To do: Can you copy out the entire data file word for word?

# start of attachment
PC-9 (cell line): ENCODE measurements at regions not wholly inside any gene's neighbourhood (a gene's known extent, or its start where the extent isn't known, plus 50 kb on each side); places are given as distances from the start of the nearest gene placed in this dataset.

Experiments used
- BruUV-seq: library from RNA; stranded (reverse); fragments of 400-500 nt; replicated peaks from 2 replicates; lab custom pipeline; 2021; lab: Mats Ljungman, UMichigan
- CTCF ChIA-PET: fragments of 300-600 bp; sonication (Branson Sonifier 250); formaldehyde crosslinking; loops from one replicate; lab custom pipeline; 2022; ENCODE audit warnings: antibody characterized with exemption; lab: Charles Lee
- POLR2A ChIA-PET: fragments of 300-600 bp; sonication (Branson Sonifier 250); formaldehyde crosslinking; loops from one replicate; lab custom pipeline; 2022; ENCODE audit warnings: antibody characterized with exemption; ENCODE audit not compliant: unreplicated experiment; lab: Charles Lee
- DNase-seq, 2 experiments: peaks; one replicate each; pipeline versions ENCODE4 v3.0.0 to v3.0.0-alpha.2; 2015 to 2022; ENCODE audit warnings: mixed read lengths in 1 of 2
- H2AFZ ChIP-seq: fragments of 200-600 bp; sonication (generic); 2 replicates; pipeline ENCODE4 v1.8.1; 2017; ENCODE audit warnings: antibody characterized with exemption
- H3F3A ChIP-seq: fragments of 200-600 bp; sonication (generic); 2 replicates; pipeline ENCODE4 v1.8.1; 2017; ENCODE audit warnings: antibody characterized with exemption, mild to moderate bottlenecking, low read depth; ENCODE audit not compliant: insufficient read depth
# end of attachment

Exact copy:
PC-9 (cell line): ENCODE measurements at regions not wholly inside any gene's neighbourhood (a gene's known extent, or its start where the extent isn't known, plus 50 kb on each side); places are given as distances from the start of the nearest gene placed in this dataset.

Experiments used
- BruUV-seq: library from RNA; stranded (reverse); fragments of 400-500 nt; replicated peaks from 2 replicates; lab custom pipeline; 2021; lab: Mats Ljungman, UMichigan
- CTCF ChIA-PET: fragments of 300-600 bp; sonication (Branson Sonifier 250); formaldehyde crosslinking; loops from one replicate; lab custom pipeline; 2022; ENCODE audit warnings: antibody characterized with exemption; lab: Charles Lee
- POLR2A ChIA-PET: fragments of 300-600 bp; sonication (Branson Sonifier 250); formaldehyde crosslinking; loops from one replicate; lab custom pipeline; 2022; ENCODE audit warnings: antibody characterized with exemption; ENCODE audit not compliant: unreplicated experiment; lab: Charles Lee
- DNase-seq, 2 experiments: peaks; one replicate each; pipeline versions ENCODE4 v3.0.0 to v3.0.0-alpha.2; 2015 to 2022; ENCODE audit warnings: mixed read lengths in 1 of 2
- H2AFZ ChIP-seq: fragments of 200-600 bp; sonication (generic); 2 replicates; pipeline ENCODE4 v1.8.1; 2017; ENCODE audit warnings: antibody characterized with exemption
- H3F3A ChIP-seq: fragments of 200-600 bp; sonication (generic); 2 replicates; pipeline ENCODE4 v1.8.1; 2017; ENCODE audit warnings: antibody characterized with exemption, mild to moderate bottlenecking, low read depth; ENCODE audit not compliant: insufficient read depth